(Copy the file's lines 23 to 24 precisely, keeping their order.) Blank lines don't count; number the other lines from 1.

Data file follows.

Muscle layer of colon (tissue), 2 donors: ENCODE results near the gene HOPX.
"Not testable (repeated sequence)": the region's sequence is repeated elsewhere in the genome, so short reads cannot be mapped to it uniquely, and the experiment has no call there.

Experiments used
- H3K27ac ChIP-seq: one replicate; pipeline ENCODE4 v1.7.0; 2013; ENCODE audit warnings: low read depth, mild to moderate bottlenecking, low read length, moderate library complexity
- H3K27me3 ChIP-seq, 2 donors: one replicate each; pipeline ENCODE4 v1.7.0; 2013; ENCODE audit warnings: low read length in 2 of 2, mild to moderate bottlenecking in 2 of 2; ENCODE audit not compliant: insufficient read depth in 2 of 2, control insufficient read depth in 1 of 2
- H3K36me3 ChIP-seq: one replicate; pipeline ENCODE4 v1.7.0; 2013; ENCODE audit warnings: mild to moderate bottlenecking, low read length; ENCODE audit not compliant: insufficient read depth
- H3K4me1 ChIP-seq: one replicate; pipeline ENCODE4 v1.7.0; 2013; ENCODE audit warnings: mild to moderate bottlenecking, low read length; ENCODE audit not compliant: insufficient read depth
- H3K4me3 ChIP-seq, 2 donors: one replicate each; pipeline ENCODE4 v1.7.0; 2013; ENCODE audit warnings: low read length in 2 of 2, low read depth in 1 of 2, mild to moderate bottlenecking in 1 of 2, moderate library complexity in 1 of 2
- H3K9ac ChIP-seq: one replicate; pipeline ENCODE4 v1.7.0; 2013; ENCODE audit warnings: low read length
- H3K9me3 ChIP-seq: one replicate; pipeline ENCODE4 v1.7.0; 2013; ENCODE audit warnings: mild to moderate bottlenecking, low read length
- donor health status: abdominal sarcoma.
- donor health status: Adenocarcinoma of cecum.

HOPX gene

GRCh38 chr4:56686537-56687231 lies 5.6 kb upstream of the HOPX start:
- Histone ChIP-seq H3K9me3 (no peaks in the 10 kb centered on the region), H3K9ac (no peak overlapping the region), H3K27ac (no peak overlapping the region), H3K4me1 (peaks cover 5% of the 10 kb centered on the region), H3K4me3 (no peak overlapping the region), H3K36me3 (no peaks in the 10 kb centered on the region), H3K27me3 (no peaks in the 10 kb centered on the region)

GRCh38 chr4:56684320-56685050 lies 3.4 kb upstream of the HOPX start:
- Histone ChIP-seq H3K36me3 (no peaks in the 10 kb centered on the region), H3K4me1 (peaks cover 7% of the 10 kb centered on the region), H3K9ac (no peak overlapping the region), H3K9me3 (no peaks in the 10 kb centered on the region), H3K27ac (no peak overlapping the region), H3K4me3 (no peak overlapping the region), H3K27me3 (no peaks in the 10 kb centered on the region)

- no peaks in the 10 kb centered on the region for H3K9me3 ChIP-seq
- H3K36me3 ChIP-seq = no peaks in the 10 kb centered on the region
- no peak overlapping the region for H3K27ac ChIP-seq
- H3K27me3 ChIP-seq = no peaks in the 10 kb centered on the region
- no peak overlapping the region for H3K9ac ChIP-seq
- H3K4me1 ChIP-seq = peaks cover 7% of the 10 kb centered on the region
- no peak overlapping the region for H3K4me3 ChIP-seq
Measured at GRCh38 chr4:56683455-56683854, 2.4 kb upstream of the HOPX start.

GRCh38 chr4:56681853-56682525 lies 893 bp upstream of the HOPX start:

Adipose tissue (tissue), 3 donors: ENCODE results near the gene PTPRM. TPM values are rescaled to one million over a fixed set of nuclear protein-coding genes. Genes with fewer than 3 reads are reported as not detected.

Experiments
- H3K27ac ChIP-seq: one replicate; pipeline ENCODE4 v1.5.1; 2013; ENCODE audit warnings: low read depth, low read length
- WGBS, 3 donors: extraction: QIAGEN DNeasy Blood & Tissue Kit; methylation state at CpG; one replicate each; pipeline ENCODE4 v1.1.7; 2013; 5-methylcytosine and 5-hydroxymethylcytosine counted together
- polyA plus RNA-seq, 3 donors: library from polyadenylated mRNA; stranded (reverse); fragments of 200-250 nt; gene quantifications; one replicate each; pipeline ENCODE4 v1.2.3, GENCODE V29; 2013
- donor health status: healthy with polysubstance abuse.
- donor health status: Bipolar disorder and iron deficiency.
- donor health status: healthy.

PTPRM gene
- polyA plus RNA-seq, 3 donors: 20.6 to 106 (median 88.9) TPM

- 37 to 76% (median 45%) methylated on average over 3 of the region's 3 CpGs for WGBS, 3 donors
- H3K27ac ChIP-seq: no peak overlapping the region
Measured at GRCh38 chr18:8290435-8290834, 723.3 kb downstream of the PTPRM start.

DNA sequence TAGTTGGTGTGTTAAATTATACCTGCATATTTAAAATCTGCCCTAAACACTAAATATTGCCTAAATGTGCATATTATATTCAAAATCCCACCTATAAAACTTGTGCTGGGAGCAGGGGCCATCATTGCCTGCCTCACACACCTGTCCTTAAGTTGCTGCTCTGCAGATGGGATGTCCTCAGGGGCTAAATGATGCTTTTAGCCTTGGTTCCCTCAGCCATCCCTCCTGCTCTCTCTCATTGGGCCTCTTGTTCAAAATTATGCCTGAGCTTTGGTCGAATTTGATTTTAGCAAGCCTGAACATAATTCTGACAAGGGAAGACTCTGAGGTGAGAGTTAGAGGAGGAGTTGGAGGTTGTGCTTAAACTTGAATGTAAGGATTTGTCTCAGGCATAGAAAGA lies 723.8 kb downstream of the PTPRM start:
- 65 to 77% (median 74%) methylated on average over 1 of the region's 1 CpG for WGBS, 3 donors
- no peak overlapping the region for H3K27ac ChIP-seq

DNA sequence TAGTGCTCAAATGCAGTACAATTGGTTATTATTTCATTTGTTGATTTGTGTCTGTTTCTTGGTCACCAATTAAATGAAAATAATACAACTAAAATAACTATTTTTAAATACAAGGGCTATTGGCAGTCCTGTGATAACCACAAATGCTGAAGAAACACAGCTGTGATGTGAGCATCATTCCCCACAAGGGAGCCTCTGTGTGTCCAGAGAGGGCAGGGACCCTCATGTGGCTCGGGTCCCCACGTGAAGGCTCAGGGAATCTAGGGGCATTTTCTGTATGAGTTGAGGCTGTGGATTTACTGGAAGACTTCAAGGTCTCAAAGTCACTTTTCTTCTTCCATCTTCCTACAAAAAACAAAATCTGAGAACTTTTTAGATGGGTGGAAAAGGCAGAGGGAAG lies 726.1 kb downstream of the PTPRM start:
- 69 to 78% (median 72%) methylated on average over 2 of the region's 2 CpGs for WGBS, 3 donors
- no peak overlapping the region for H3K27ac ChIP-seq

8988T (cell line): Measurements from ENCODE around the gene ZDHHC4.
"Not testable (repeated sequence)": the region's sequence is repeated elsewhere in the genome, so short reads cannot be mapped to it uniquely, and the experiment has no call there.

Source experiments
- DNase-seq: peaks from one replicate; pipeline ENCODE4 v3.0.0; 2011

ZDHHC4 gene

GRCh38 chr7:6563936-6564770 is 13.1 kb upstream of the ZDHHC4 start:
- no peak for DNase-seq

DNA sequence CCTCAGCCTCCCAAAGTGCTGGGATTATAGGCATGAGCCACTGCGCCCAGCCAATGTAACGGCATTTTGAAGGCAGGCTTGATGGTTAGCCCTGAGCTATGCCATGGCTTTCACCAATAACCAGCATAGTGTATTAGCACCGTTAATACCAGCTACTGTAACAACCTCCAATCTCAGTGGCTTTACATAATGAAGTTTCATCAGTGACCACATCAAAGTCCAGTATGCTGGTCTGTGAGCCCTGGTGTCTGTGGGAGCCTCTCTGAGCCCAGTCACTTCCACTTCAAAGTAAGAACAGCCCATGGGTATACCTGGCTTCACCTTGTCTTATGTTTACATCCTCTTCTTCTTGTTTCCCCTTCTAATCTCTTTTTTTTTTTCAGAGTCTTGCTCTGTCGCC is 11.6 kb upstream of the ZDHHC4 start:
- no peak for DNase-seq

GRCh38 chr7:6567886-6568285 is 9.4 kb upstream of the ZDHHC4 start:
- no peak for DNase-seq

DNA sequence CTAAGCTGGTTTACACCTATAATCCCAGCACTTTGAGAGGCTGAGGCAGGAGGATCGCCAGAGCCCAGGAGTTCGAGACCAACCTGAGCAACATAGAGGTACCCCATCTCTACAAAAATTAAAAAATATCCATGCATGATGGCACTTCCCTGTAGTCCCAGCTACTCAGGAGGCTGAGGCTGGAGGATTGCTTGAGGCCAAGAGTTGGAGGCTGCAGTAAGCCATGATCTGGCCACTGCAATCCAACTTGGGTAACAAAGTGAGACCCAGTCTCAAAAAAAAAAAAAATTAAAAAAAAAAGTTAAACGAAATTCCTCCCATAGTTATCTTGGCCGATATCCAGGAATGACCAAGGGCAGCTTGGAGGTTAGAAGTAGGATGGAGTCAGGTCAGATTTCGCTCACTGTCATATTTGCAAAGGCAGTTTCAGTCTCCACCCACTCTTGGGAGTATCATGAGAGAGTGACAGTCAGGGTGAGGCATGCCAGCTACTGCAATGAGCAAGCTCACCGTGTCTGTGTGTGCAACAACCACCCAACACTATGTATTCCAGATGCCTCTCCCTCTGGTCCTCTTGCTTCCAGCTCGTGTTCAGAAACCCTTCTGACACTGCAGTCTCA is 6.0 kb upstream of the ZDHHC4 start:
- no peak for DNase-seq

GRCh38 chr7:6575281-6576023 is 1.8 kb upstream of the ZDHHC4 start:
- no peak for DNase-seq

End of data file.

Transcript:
- H3K4me1 ChIP-seq = peaks cover 7% of the 10 kb centered on the region
- no peak overlapping the region for H3K4me3 ChIP-seq